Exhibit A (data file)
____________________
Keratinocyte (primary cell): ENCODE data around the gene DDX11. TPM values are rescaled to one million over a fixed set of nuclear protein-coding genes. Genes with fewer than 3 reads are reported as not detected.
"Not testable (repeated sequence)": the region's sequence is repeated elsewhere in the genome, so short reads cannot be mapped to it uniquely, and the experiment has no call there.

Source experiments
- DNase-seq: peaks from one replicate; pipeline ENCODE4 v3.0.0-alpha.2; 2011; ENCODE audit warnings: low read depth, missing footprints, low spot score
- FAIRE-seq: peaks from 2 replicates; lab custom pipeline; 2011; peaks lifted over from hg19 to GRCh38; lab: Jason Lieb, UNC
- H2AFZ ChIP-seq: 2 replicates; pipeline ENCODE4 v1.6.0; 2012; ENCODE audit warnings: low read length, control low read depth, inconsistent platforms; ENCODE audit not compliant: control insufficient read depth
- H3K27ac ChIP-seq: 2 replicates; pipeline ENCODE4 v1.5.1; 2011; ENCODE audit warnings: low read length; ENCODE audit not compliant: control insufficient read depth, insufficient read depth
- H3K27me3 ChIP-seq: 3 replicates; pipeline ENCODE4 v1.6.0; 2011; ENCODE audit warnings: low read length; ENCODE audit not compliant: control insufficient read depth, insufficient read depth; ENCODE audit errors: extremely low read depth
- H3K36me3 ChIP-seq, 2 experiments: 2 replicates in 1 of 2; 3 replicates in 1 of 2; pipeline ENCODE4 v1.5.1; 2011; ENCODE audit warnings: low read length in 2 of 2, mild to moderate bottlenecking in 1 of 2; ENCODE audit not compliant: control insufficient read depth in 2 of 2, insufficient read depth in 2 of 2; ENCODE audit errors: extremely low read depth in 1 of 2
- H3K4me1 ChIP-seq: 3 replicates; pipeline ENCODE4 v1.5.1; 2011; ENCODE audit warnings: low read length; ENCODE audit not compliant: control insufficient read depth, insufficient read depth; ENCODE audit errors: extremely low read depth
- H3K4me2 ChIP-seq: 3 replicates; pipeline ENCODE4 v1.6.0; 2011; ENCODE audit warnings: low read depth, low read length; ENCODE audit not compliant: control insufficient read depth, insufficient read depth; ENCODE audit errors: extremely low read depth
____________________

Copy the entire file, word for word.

Keratinocyte (primary cell): ENCODE data around the gene DDX11. TPM values are rescaled to one million over a fixed set of nuclear protein-coding genes. Genes with fewer than 3 reads are reported as not detected.
"Not testable (repeated sequence)": the region's sequence is repeated elsewhere in the genome, so short reads cannot be mapped to it uniquely, and the experiment has no call there.

Source experiments
- DNase-seq: peaks from one replicate; pipeline ENCODE4 v3.0.0-alpha.2; 2011; ENCODE audit warnings: low read depth, missing footprints, low spot score
- FAIRE-seq: peaks from 2 replicates; lab custom pipeline; 2011; peaks lifted over from hg19 to GRCh38; lab: Jason Lieb, UNC
- H2AFZ ChIP-seq: 2 replicates; pipeline ENCODE4 v1.6.0; 2012; ENCODE audit warnings: low read length, control low read depth, inconsistent platforms; ENCODE audit not compliant: control insufficient read depth
- H3K27ac ChIP-seq: 2 replicates; pipeline ENCODE4 v1.5.1; 2011; ENCODE audit warnings: low read length; ENCODE audit not compliant: control insufficient read depth, insufficient read depth
- H3K27me3 ChIP-seq: 3 replicates; pipeline ENCODE4 v1.6.0; 2011; ENCODE audit warnings: low read length; ENCODE audit not compliant: control insufficient read depth, insufficient read depth; ENCODE audit errors: extremely low read depth
- H3K36me3 ChIP-seq, 2 experiments: 2 replicates in 1 of 2; 3 replicates in 1 of 2; pipeline ENCODE4 v1.5.1; 2011; ENCODE audit warnings: low read length in 2 of 2, mild to moderate bottlenecking in 1 of 2; ENCODE audit not compliant: control insufficient read depth in 2 of 2, insufficient read depth in 2 of 2; ENCODE audit errors: extremely low read depth in 1 of 2
- H3K4me1 ChIP-seq: 3 replicates; pipeline ENCODE4 v1.5.1; 2011; ENCODE audit warnings: low read length; ENCODE audit not compliant: control insufficient read depth, insufficient read depth; ENCODE audit errors: extremely low read depth
- H3K4me2 ChIP-seq: 3 replicates; pipeline ENCODE4 v1.6.0; 2011; ENCODE audit warnings: low read depth, low read length; ENCODE audit not compliant: control insufficient read depth, insufficient read depth; ENCODE audit errors: extremely low read depth